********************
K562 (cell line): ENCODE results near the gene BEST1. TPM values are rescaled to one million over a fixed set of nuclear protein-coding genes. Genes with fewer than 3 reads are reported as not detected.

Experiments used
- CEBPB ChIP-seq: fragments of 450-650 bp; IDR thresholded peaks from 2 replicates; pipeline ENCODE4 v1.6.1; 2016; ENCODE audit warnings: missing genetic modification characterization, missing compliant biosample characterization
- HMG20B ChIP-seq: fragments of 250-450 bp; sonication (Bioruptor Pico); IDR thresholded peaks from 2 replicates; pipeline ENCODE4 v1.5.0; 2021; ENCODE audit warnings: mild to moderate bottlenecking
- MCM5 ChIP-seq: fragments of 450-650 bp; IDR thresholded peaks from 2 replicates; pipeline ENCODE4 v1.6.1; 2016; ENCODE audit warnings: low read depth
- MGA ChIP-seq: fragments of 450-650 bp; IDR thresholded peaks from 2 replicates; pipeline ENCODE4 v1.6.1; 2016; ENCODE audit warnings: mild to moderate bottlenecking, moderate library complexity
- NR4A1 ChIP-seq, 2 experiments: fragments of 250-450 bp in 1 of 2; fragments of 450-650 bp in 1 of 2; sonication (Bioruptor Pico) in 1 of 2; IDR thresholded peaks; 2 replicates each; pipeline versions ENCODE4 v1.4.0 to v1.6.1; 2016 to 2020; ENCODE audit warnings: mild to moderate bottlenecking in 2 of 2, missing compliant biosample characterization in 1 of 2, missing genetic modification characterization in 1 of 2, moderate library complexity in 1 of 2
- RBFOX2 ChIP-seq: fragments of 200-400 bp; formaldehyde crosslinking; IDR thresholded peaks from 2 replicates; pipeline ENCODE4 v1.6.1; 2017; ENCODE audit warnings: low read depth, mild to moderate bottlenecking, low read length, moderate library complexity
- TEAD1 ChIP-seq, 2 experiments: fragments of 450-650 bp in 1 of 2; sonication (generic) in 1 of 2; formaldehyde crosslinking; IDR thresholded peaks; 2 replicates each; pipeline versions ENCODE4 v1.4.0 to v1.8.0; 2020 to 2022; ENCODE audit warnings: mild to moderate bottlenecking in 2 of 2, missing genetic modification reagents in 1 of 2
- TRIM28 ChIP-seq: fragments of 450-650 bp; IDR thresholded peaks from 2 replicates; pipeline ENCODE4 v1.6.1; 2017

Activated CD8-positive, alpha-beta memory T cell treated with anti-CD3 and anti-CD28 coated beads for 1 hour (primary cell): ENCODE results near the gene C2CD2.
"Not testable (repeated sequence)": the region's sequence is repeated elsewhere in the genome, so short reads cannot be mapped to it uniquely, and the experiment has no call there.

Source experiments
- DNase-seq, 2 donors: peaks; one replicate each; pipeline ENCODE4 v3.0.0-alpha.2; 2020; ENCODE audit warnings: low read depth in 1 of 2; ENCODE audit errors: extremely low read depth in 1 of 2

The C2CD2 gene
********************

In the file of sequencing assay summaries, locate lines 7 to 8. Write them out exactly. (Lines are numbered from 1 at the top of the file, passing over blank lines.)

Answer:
- NR4A1 ChIP-seq, 2 experiments: fragments of 250-450 bp in 1 of 2; fragments of 450-650 bp in 1 of 2; sonication (Bioruptor Pico) in 1 of 2; IDR thresholded peaks; 2 replicates each; pipeline versions ENCODE4 v1.4.0 to v1.6.1; 2016 to 2020; ENCODE audit warnings: mild to moderate bottlenecking in 2 of 2, missing compliant biosample characterization in 1 of 2, missing genetic modification characterization in 1 of 2, moderate library complexity in 1 of 2
- RBFOX2 ChIP-seq: fragments of 200-400 bp; formaldehyde crosslinking; IDR thresholded peaks from 2 replicates; pipeline ENCODE4 v1.6.1; 2017; ENCODE audit warnings: low read depth, mild to moderate bottlenecking, low read length, moderate library complexity